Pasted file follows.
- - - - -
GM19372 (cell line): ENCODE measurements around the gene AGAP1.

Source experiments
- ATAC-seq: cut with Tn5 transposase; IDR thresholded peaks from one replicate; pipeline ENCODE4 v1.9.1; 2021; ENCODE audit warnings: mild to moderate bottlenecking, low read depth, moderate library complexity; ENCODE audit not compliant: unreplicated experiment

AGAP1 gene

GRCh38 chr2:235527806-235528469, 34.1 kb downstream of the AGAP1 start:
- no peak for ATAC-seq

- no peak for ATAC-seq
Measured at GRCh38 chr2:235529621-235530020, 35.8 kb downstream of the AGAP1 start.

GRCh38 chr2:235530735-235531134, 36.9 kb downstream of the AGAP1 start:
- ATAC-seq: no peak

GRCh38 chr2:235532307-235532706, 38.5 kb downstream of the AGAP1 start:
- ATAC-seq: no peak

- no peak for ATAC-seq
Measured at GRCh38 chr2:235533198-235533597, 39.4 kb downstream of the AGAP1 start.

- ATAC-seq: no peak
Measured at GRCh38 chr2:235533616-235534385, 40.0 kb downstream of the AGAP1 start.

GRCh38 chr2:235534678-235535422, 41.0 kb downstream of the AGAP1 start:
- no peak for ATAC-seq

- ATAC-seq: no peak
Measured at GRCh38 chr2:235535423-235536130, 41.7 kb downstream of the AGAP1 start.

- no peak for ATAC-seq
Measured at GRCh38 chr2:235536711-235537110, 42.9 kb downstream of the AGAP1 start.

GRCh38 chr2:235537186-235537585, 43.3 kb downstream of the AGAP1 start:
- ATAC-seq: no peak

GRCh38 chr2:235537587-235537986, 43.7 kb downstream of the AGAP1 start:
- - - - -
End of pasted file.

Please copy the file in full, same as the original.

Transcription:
GM19372 (cell line): ENCODE measurements around the gene AGAP1.

Source experiments
- ATAC-seq: cut with Tn5 transposase; IDR thresholded peaks from one replicate; pipeline ENCODE4 v1.9.1; 2021; ENCODE audit warnings: mild to moderate bottlenecking, low read depth, moderate library complexity; ENCODE audit not compliant: unreplicated experiment

AGAP1 gene

GRCh38 chr2:235527806-235528469, 34.1 kb downstream of the AGAP1 start:
- no peak for ATAC-seq

- no peak for ATAC-seq
Measured at GRCh38 chr2:235529621-235530020, 35.8 kb downstream of the AGAP1 start.

GRCh38 chr2:235530735-235531134, 36.9 kb downstream of the AGAP1 start:
- ATAC-seq: no peak

GRCh38 chr2:235532307-235532706, 38.5 kb downstream of the AGAP1 start:
- ATAC-seq: no peak

- no peak for ATAC-seq
Measured at GRCh38 chr2:235533198-235533597, 39.4 kb downstream of the AGAP1 start.

- ATAC-seq: no peak
Measured at GRCh38 chr2:235533616-235534385, 40.0 kb downstream of the AGAP1 start.

GRCh38 chr2:235534678-235535422, 41.0 kb downstream of the AGAP1 start:
- no peak for ATAC-seq

- ATAC-seq: no peak
Measured at GRCh38 chr2:235535423-235536130, 41.7 kb downstream of the AGAP1 start.

- no peak for ATAC-seq
Measured at GRCh38 chr2:235536711-235537110, 42.9 kb downstream of the AGAP1 start.

GRCh38 chr2:235537186-235537585, 43.3 kb downstream of the AGAP1 start:
- ATAC-seq: no peak

GRCh38 chr2:235537587-235537986, 43.7 kb downstream of the AGAP1 start: